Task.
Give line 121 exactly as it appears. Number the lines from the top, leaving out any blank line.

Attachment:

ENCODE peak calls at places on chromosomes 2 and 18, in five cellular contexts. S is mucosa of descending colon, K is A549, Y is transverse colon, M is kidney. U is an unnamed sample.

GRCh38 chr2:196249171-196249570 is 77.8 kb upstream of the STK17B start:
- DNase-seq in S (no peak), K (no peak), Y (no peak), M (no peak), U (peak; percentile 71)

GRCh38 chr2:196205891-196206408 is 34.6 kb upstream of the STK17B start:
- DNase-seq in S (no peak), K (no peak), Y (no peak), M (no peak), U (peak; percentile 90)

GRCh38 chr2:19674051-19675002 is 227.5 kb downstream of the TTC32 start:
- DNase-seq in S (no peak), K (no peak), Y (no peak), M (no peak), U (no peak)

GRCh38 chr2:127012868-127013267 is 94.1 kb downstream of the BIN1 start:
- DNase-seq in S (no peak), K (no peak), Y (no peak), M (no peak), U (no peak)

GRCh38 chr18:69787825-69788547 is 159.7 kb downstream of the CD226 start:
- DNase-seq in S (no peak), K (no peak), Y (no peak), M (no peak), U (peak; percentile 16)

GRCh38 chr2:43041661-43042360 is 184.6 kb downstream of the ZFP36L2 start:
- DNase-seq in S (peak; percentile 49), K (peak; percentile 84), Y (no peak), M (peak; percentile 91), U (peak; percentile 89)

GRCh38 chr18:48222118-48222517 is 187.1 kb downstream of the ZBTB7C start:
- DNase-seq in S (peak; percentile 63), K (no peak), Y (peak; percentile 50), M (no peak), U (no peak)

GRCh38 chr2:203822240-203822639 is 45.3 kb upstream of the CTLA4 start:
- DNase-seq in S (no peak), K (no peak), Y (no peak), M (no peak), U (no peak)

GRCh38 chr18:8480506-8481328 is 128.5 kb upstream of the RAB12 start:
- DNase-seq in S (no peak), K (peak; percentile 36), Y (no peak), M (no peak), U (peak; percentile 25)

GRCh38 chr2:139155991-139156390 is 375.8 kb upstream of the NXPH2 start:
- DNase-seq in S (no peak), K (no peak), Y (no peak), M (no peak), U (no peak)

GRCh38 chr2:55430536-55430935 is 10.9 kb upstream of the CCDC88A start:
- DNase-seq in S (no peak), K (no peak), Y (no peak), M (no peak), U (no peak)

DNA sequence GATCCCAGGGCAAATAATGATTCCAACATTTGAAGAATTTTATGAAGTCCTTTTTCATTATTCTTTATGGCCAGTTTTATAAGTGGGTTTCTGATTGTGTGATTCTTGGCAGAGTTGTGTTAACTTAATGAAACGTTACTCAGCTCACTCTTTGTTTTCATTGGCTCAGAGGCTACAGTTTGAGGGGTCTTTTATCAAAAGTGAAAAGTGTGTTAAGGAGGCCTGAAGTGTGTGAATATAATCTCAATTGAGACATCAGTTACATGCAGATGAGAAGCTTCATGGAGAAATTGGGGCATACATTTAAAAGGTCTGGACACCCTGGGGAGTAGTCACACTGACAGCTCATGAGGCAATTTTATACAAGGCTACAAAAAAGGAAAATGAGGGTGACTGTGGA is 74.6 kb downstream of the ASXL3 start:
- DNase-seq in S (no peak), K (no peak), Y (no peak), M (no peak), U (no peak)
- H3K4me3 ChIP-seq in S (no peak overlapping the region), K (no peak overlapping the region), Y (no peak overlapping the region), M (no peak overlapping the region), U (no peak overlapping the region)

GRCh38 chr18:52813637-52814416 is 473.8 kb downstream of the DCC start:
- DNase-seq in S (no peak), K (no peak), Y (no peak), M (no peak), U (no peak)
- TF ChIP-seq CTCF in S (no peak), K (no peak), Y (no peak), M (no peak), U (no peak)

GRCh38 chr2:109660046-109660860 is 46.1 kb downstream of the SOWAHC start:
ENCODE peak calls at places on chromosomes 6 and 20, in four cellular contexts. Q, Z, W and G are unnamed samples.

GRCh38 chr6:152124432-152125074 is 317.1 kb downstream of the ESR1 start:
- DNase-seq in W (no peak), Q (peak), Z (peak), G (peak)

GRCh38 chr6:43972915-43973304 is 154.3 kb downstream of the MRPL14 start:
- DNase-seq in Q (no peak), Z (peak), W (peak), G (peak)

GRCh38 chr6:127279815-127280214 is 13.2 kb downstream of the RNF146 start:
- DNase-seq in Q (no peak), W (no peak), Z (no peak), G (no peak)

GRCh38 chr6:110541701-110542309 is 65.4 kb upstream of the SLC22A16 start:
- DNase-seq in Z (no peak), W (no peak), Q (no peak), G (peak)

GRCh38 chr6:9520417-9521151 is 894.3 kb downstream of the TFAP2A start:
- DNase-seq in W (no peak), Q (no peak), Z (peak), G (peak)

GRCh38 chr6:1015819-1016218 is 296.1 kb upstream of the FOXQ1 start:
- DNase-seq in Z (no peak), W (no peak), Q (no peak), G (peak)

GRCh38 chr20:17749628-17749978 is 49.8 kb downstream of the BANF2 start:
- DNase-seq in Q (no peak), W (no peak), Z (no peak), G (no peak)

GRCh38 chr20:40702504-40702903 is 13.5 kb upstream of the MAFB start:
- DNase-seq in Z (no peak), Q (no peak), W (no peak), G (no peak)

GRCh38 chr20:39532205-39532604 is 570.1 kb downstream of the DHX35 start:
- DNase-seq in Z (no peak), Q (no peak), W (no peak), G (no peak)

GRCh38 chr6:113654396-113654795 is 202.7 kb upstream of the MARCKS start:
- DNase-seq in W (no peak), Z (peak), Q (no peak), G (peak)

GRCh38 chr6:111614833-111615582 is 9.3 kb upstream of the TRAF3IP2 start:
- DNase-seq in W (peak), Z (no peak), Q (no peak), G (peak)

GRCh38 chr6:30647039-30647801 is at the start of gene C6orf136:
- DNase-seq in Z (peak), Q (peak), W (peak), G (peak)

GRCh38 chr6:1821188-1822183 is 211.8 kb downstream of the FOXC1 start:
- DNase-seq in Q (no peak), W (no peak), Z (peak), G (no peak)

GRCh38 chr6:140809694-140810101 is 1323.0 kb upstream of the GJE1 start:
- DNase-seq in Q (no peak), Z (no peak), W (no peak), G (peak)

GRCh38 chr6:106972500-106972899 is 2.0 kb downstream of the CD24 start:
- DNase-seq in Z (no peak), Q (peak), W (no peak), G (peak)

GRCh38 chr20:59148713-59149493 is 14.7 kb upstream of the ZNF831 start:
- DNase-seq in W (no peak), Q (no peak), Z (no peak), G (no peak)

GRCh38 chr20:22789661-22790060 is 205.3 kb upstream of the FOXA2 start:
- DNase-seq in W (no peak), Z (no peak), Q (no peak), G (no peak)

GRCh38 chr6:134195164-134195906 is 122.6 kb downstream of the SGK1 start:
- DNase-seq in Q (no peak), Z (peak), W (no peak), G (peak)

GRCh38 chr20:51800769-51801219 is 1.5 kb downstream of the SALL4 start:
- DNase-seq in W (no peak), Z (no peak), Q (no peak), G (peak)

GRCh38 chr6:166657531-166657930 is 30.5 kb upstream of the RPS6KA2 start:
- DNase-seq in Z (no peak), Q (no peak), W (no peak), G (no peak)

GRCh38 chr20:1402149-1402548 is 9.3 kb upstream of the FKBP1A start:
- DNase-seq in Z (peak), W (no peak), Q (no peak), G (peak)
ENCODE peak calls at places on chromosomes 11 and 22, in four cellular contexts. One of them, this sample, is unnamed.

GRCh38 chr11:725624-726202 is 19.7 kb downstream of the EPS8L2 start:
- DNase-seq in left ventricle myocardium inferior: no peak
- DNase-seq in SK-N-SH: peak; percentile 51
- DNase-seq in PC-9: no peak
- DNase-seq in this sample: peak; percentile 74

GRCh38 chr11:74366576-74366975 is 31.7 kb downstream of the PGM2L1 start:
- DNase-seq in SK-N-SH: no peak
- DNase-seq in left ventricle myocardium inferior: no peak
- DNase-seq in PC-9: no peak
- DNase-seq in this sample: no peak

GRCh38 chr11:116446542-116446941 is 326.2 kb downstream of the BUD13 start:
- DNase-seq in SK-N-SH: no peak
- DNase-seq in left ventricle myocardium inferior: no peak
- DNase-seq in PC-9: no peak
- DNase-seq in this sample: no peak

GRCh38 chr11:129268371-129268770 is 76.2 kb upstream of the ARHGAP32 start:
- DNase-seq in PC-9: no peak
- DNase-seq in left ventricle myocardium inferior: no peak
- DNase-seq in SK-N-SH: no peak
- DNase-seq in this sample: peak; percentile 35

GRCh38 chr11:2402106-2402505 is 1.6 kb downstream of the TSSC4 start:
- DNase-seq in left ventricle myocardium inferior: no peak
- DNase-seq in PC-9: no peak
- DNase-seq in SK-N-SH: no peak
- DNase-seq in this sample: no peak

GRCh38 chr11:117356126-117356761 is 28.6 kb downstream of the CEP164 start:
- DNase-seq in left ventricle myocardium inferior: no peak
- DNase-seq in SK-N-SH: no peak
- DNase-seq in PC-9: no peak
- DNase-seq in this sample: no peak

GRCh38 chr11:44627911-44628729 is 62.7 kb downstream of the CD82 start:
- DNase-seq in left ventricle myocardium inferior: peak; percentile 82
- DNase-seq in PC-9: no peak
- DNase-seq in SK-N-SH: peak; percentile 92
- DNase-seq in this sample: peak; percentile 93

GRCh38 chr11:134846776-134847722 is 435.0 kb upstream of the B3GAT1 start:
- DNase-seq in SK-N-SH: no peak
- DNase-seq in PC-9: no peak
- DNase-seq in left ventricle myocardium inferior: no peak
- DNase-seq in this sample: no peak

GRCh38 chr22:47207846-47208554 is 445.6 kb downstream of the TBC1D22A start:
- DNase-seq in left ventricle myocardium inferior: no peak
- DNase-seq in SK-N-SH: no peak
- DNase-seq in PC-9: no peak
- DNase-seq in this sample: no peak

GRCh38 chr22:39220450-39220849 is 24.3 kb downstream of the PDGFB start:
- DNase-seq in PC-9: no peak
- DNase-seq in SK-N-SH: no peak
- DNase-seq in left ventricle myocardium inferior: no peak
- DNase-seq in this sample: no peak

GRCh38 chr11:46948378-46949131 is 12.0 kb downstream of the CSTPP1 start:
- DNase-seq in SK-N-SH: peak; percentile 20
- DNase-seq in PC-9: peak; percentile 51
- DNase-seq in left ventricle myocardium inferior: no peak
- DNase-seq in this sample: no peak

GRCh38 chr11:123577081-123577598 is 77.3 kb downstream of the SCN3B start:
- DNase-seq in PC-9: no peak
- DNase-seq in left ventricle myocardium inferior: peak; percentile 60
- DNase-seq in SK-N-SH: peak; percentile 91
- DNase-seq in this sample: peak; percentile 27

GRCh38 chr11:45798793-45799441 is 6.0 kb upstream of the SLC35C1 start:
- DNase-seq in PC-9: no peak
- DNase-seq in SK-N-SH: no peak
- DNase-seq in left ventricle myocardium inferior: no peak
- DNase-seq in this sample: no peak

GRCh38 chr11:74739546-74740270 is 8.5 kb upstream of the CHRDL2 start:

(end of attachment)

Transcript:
- DNase-seq in PC-9: no peak